Bottom line, is your family house worth years and years of your life? If it is, then at least go into your decision to move in with your mother with your eyes wide open, and accept that you may well end up bitterly, bitterly regretting it. Or, that you may 'call it quits' in a year or two, and end up selling the house anyway to pay for your mother's residential care in a dementia home. Though, if so, then you would, arguably, have the satisfaction of knowing that at least you'd tried to make it work, and it hadn't, and that was that.

Wishing you well, whatever decision you choose to make. The brutal truth is that caring for an elderly person with dementia is very, very expensive - either in financial terms (my MIL costs £650 a week, and is burning through the money from the sale of her flat, and I know some can cost over a thousand pounds a week!), or in terms of 'burning through their carer-childrens' lives'.......

PS - VERY glad to hear you've got your own property independently of your family home. (I guess one option might be to sell that, use that money to pay for your mum's residential care, but take ownership of the family house instead, and make that your main residence already? or would that feel like 'kicking your mum out so you can take over?')(I don't suppose the rental income from your own property would cover care home fees?!)
I am in a similar position . My dad has dementia and has just gone into a care home, I have been considering asking him to purchase a bungalow so that my teenage son, myself and my dad could all live together. He is currently paying a fortune in care fees . Would it be classed as deprivation of savings ??? I am now having second thoughts as to whether it would be fair on my son x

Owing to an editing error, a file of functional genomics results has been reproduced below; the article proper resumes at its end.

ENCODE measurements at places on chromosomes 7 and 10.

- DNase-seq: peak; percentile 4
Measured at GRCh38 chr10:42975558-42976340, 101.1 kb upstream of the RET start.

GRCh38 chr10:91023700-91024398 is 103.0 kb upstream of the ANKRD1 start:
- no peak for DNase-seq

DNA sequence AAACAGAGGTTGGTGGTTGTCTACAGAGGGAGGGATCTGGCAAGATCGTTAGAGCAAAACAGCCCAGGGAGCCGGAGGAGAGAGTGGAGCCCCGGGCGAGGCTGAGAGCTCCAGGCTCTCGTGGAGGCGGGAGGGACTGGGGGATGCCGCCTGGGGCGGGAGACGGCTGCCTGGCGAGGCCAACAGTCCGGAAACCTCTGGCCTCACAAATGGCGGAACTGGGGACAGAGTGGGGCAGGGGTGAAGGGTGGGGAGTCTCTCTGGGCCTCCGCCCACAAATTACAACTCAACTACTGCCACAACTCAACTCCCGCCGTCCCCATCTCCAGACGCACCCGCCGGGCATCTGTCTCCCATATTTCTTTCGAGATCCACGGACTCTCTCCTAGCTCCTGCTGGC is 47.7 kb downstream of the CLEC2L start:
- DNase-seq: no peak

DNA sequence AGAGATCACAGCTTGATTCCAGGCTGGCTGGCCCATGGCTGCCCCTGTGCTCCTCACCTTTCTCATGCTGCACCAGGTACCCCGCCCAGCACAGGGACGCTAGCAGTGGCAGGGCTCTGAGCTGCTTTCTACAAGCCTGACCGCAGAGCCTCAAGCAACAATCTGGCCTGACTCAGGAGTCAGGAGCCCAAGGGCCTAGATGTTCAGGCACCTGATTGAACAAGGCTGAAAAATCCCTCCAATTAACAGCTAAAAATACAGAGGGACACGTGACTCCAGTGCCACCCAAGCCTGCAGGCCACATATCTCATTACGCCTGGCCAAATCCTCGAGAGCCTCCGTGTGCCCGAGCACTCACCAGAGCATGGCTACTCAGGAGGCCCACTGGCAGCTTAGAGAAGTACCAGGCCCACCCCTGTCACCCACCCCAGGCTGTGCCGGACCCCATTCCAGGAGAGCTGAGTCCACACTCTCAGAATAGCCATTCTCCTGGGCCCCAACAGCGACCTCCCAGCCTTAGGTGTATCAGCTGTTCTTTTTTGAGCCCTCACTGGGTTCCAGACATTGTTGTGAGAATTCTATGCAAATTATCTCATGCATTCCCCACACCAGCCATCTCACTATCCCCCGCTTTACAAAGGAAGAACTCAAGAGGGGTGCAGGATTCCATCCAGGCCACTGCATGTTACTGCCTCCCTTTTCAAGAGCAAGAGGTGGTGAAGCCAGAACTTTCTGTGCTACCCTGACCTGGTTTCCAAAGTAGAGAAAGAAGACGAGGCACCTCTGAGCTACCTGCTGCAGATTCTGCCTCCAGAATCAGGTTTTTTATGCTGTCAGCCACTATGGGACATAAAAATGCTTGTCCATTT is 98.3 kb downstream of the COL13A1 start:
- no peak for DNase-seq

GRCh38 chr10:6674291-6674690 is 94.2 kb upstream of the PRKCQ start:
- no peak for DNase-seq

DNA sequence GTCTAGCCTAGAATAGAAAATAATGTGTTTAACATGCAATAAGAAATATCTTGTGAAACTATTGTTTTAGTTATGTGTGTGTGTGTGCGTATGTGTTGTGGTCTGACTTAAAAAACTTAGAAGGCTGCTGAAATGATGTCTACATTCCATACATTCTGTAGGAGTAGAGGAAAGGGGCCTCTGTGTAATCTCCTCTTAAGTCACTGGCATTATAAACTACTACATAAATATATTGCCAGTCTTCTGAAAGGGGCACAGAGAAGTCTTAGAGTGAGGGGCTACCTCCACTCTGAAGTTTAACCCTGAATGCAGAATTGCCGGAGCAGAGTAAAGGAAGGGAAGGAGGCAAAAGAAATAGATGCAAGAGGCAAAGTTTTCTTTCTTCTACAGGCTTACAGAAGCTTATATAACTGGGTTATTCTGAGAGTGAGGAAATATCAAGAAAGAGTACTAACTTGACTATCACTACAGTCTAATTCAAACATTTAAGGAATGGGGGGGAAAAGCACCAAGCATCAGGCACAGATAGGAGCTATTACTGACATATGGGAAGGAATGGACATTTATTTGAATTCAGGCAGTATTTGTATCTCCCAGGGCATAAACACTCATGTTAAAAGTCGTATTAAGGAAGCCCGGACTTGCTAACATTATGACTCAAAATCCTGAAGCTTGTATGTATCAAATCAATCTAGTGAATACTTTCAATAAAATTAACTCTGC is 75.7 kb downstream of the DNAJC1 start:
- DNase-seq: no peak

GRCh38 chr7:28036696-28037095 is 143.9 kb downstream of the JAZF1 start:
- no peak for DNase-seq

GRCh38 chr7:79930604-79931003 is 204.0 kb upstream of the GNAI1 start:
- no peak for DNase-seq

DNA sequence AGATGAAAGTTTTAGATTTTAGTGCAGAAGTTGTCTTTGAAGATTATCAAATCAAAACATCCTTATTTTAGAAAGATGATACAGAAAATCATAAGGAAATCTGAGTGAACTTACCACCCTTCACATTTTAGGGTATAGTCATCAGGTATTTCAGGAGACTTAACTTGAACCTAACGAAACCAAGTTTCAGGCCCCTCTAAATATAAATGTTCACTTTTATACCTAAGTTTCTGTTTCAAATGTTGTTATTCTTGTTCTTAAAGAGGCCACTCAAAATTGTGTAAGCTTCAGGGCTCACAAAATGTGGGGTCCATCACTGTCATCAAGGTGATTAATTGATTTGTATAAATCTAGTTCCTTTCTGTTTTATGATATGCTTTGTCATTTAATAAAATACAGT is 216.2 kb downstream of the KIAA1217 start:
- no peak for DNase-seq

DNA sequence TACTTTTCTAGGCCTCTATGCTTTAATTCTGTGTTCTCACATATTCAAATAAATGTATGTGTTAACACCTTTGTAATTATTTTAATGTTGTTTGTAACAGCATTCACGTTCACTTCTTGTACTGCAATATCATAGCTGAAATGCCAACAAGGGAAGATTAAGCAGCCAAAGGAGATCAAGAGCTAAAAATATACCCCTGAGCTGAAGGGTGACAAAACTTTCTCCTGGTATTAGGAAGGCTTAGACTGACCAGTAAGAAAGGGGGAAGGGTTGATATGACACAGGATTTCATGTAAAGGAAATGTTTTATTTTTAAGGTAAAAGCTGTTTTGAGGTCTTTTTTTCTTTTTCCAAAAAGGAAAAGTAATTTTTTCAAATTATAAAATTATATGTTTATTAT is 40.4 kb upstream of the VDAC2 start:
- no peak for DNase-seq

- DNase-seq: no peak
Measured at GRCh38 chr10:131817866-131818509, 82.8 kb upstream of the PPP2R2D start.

Elyse If Dad has dementia I don't think he would be deemed fit to purchase a bungalow by himself. If you have POA for finance and can make a case for it being in his best interests then perhaps, but I don't know.
The chances are that dad would soon be back in a Home because of his dementia and he wouldn't be able to make a will now to leave it to you, so it would have to be sold to pay for his care anyway.
Buying a property is very stressful anyway, without the complication of Dad. Then there's the problem of settling him in yet another new place which is likely to exagerate his dementia. Personally I'd be very thankful that Dad is somewhere where he can be looked after 24/7, visit as often as possible and concentrate on me and my son.
Up to you of course, that's just my opinion.
Elaine
Thanks Elaine for the advise. Dad has mild vascular dementia . I know it will become worse over time . That was o e of my concerns . It just seems so unfair that my dad saved all his working life and now the system is failing him . He made a will a few years ago . And we are in the process of sorting POA x